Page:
31 May 2023
On 20 March 2023, Mr Adam Bandt, Leader of the Australian Greens and Member for Melbourne, introduced into Parliament the Fair Work Amendment (Right to Disconnect) Bill 2023 (the Bill). The proposed amendment to the Fair Work Act 2009 (FWA) would see the right to disconnect added to the National Employment Standards (NES) with employers required to not contact employees outside of working hours with limited exceptions.
Those limited exceptions include emergencies, genuine welfare matters, or when employees receive an availability allowance to remain contactable during specific periods. For clarity, an “availability allowance” means an allowance for being rostered, or otherwise directed by an employer, to remain available to perform work during the period.
The Bill also specifies the activities which employees will not be required to perform once disconnected from work. If passed, the right to disconnect will mean that outside of work hours (unless they are receiving an availability allowance) employees are not required to monitor, read or respond to emails, make telephone calls or respond to any other kind of communication from an employer.
The concept of the right to disconnect is not new. It is working in practice in other countries and there are undoubtedly many organisations or leaders who already manage their teams and staff in a manner that is consistent with the principles of the right to disconnect. One example is the new enterprise agreement for the Victorian police force, approved in March 2020, which includes a right to disconnect provision. Similarly worded to the proposed amendments to the FWA, the provision requires supervisors and managers to respect an employee’s periods of leave and rest days, and that they not be contacted outside of work hours unless in an emergency, genuine welfare matter or they’ve received an availability allowance.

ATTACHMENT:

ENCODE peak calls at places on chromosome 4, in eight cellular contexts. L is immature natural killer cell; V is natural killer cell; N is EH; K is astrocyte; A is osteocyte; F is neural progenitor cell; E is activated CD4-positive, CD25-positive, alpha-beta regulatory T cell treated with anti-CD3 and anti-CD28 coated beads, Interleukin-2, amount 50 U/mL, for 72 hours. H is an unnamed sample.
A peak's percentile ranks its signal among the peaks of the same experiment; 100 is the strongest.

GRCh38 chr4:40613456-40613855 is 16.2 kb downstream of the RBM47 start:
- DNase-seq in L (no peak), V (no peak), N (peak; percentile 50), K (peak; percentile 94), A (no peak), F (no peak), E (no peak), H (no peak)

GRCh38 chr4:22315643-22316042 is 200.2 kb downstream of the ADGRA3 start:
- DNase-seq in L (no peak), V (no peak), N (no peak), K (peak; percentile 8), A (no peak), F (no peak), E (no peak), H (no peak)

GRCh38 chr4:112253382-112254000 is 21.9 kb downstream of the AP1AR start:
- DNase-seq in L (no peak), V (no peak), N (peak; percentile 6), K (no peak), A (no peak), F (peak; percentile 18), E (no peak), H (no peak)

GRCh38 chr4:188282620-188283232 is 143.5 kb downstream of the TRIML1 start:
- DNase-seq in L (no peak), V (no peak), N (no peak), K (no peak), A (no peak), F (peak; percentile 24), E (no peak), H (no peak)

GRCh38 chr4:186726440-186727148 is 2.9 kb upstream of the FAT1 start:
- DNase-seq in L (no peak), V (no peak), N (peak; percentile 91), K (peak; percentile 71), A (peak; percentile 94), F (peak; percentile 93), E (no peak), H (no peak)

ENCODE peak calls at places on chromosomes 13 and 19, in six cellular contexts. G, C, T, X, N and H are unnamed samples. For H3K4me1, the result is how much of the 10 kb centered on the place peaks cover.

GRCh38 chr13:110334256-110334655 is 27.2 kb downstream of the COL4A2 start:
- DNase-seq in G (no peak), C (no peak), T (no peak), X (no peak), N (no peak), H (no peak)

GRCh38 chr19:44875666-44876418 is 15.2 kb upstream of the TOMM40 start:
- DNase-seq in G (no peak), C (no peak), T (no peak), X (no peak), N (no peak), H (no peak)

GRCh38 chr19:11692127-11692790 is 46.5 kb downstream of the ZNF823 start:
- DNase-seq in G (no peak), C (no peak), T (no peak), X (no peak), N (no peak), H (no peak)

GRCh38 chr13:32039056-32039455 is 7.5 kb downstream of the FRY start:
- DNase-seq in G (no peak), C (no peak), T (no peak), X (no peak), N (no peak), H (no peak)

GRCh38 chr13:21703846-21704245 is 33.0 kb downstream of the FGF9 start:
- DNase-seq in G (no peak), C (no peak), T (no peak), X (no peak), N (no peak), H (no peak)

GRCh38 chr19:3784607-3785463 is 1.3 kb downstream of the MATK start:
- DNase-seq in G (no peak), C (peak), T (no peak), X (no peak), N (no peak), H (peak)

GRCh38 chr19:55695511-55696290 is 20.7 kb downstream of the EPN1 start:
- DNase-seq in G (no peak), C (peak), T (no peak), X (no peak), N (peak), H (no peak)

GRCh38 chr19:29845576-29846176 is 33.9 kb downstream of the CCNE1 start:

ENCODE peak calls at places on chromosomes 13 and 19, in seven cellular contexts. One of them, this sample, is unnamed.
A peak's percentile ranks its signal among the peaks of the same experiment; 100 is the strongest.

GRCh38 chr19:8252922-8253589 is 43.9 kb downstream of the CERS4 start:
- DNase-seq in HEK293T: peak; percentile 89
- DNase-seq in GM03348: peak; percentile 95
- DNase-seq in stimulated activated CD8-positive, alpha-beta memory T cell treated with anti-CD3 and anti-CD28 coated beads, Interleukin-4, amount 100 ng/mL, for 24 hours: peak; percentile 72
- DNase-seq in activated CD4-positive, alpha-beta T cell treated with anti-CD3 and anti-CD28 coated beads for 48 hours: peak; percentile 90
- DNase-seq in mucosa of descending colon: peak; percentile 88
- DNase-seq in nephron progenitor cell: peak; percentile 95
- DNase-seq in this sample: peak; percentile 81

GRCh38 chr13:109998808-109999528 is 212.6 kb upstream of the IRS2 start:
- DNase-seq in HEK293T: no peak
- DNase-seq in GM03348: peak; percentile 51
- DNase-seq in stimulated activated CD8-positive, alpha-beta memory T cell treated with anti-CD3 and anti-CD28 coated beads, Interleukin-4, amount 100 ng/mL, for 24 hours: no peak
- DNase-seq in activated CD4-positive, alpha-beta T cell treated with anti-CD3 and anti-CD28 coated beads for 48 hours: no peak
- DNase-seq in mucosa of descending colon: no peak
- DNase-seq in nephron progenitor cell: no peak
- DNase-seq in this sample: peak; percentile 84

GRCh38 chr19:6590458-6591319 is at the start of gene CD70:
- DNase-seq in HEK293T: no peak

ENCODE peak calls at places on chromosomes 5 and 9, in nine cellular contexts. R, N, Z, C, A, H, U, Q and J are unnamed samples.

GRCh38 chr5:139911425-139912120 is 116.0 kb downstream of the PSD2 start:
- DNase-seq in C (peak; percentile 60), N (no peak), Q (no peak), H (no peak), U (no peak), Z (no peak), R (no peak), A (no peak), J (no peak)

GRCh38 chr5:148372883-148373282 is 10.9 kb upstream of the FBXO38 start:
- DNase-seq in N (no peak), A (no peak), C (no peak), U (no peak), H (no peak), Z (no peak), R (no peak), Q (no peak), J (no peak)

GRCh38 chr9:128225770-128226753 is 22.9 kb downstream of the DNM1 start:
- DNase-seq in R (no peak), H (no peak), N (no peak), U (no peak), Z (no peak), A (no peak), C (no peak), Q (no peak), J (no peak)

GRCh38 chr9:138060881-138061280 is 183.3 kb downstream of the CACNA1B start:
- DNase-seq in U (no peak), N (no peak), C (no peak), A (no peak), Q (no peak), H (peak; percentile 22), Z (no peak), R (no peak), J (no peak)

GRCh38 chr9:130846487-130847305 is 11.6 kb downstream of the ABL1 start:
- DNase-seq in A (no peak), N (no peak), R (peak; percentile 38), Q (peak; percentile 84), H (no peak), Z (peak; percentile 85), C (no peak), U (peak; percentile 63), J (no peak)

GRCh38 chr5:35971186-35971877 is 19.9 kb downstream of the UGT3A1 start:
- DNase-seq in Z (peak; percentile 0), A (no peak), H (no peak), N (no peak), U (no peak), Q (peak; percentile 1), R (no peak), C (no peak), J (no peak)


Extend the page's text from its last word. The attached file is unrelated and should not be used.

When considering the current shift in workplace culture throughout Australia, it is not surprising to see a push for the right to disconnect to be entrenched into the NES. It also comes at a time when remote work has become increasingly available through necessity and demand, such as being able to work from home through the pandemic or to provide flexible work arrangements.
The right to disconnect certainly lends itself to an interesting debate. Looking into the topic and the current engagement in the community, some agree that this is a practical way to manage common psychosocial hazards that are a direct result of high job demands, especially in a climate where prioritising mental health is centre stage. However, others argue that certain industries and job titles come with a particular “on demand” nature and that it essentially “comes with the territory” and this goes well beyond the legal industry.
Claims of excessive workloads and work hours are seen across multiple industries. In a recent article, our team highlighted two cases where employees filed claims against their employers for being required to work unreasonable work hours. We are in a time where the courts have finally had to decide on what is considered “reasonable” additional hours. It will also create a tricky scenario for global businesses who will need to balance the right to disconnect with employees who work in roles that manage global teams across different time zones.
Whilst we can all agree that mental health is of utmost importance, it will be interesting to see how this change (if passed) is implemented in particular industries and workplaces. It certainly raises some interesting questions from an employment perspective, such as:
Whilst we must wait to see if the Bill will pass through Parliament, it is a good time for employers to start thinking about how such a change could be implemented in their business.
If you have any questions about the right to disconnect, please get in touch with our national Workplace Relations & Safety team below.
The information in this article is of a general nature and is not intended to address the circumstances of any particular individual or entity. Although we endeavour to provide accurate and timely information, we do not guarantee that the information in this article is accurate at the date it is received or that it will continue to be accurate in the future.